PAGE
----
On 24 June, attendees to our 'Financing net zero forum' tuned in to hear the expert panel discussions on the role of data in sustainable investment. Joining the meeting chairs, Cornwall Insight's Daniel Atzori and Emma Bill were our guest panellists from Mercatus and Victory Hill Capital Group LLP. For investors to make...

Commercial and market outlook

Evaluating the benefits of local coordination mechanisms in power supply

In March, Cornwall Insight launched its new Energy Spectrum Europe publication in collaboration with the Institute of Energy Economics at the University of Cologne (EWI). Below is an extract of our Energy Perspective article from our latest issue, written by Konstantin Gruber and Nils Namockel from EWI. Local forms of coordination are...

Heat networks

Reallocating electricity policy costs to incentivise low carbon heating technologies

Funding the cost of decarbonising the power system has mainly been through the consumers' electricity bills. In fact, in 2020-21 these costs amounted to a whopping £10bn. But is this method of raising revenue for decarbonisation still fit for purpose when faced with the need to decarbonise the nation's heat?...

Net zero corporates and ESG

Financing net zero panel advises policymakers for a long-term view of net zero to boost merchant renewable confidence

Last Thursday's 'Financing net zero forum' brought together 580 registered attendees across the renewables sector to listen to the expert panel discuss managing renewable merchant risk. Joining the chair of the meeting were experts from across the industry, with Shoosmiths sponsoring the afternoon discussions. Merchant renewables – the development of...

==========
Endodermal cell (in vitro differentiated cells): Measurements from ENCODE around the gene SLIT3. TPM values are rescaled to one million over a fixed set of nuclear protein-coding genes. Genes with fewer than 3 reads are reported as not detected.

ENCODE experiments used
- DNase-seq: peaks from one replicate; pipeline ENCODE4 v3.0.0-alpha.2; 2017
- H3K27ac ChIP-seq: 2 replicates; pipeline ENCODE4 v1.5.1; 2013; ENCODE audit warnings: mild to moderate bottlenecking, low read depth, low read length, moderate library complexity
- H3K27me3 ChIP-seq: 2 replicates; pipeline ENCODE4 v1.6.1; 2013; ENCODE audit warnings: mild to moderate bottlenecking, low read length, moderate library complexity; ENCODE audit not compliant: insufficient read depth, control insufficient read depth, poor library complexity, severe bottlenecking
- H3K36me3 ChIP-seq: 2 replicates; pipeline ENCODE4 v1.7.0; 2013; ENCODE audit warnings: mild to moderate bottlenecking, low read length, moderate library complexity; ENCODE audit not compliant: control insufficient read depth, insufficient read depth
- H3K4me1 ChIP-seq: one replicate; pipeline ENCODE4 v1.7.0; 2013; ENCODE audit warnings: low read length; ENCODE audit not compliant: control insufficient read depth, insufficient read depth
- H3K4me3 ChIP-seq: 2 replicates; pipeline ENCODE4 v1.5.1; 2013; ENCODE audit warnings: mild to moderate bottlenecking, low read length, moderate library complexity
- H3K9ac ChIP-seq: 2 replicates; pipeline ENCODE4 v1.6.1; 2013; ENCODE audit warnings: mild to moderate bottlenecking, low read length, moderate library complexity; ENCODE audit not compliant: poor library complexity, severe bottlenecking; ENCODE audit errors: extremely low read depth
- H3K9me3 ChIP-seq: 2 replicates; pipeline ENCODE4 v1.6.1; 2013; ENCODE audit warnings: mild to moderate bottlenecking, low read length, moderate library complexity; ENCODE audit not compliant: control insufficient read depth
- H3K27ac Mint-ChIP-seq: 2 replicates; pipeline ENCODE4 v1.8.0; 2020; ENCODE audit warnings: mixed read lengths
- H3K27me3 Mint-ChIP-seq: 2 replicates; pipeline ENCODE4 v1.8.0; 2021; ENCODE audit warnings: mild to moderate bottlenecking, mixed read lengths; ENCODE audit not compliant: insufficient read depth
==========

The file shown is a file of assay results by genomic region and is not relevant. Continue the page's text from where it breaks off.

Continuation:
Net zero corporates and ESG

Get ready for climate risk reporting?

On 30 April we released the latest copy of our Energy net zero. The publication takes an in-depth look at the UK's transition to a low carbon economy. The below is an extract from our Energy Perspective on Task Force on Climate-related Financial Disclosure (TCFD). The article was originally published in the...

Commercial and market outlook

Data centres predicted to become prosumers of electricity

In combination with Cornwall Insight and Bit Power, Host in Ireland published its Biannual report of Ireland’s Data Hosting Industry. The report highlights the importance of sustainability in Ireland’s digital transformation. The report confirmed the number of operational data centres in Ireland increased by 25 per cent over the past...

Power and gas networks

Green hydrogen is “essential” for the UK to achieve net zero

Today, we released the latest copy of our Energy net zero. The publication takes an in-depth look at the UK's transition to a low carbon economy. The below article analyses the UK landscape for hydrogen and how it is "essential" to achieve its climate goals. The article was originally published in the...

This site is registered on wpml.org as a development site.